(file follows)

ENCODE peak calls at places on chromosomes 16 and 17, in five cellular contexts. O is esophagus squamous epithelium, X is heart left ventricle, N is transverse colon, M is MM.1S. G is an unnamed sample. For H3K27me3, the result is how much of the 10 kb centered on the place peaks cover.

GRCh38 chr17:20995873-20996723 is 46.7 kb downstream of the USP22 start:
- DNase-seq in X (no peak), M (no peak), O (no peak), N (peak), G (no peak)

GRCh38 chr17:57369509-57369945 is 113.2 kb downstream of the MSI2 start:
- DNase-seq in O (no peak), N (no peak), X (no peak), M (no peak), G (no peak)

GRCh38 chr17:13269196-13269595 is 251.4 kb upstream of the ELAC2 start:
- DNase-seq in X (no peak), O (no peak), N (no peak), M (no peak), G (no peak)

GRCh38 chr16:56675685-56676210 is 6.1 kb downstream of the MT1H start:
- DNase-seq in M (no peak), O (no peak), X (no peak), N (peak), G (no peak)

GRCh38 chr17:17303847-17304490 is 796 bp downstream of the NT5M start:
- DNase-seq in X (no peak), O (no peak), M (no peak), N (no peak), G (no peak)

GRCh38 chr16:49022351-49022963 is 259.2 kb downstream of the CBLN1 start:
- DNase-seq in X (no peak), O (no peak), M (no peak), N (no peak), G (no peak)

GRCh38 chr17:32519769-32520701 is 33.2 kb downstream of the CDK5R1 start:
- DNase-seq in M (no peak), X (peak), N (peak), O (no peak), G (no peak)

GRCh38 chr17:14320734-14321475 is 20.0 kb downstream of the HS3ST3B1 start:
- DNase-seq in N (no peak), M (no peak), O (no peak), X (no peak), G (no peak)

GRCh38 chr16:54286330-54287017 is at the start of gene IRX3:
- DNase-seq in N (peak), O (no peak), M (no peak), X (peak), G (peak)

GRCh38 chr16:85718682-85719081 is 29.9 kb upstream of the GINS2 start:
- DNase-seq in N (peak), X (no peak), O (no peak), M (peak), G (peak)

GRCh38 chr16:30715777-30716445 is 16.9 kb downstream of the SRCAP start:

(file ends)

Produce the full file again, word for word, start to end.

ENCODE peak calls at places on chromosomes 16 and 17, in five cellular contexts. O is esophagus squamous epithelium, X is heart left ventricle, N is transverse colon, M is MM.1S. G is an unnamed sample. For H3K27me3, the result is how much of the 10 kb centered on the place peaks cover.

GRCh38 chr17:20995873-20996723 is 46.7 kb downstream of the USP22 start:
- DNase-seq in X (no peak), M (no peak), O (no peak), N (peak), G (no peak)

GRCh38 chr17:57369509-57369945 is 113.2 kb downstream of the MSI2 start:
- DNase-seq in O (no peak), N (no peak), X (no peak), M (no peak), G (no peak)

GRCh38 chr17:13269196-13269595 is 251.4 kb upstream of the ELAC2 start:
- DNase-seq in X (no peak), O (no peak), N (no peak), M (no peak), G (no peak)

GRCh38 chr16:56675685-56676210 is 6.1 kb downstream of the MT1H start:
- DNase-seq in M (no peak), O (no peak), X (no peak), N (peak), G (no peak)

GRCh38 chr17:17303847-17304490 is 796 bp downstream of the NT5M start:
- DNase-seq in X (no peak), O (no peak), M (no peak), N (no peak), G (no peak)

GRCh38 chr16:49022351-49022963 is 259.2 kb downstream of the CBLN1 start:
- DNase-seq in X (no peak), O (no peak), M (no peak), N (no peak), G (no peak)

GRCh38 chr17:32519769-32520701 is 33.2 kb downstream of the CDK5R1 start:
- DNase-seq in M (no peak), X (peak), N (peak), O (no peak), G (no peak)

GRCh38 chr17:14320734-14321475 is 20.0 kb downstream of the HS3ST3B1 start:
- DNase-seq in N (no peak), M (no peak), O (no peak), X (no peak), G (no peak)

GRCh38 chr16:54286330-54287017 is at the start of gene IRX3:
- DNase-seq in N (peak), O (no peak), M (no peak), X (peak), G (peak)

GRCh38 chr16:85718682-85719081 is 29.9 kb upstream of the GINS2 start:
- DNase-seq in N (peak), X (no peak), O (no peak), M (peak), G (peak)

GRCh38 chr16:30715777-30716445 is 16.9 kb downstream of the SRCAP start: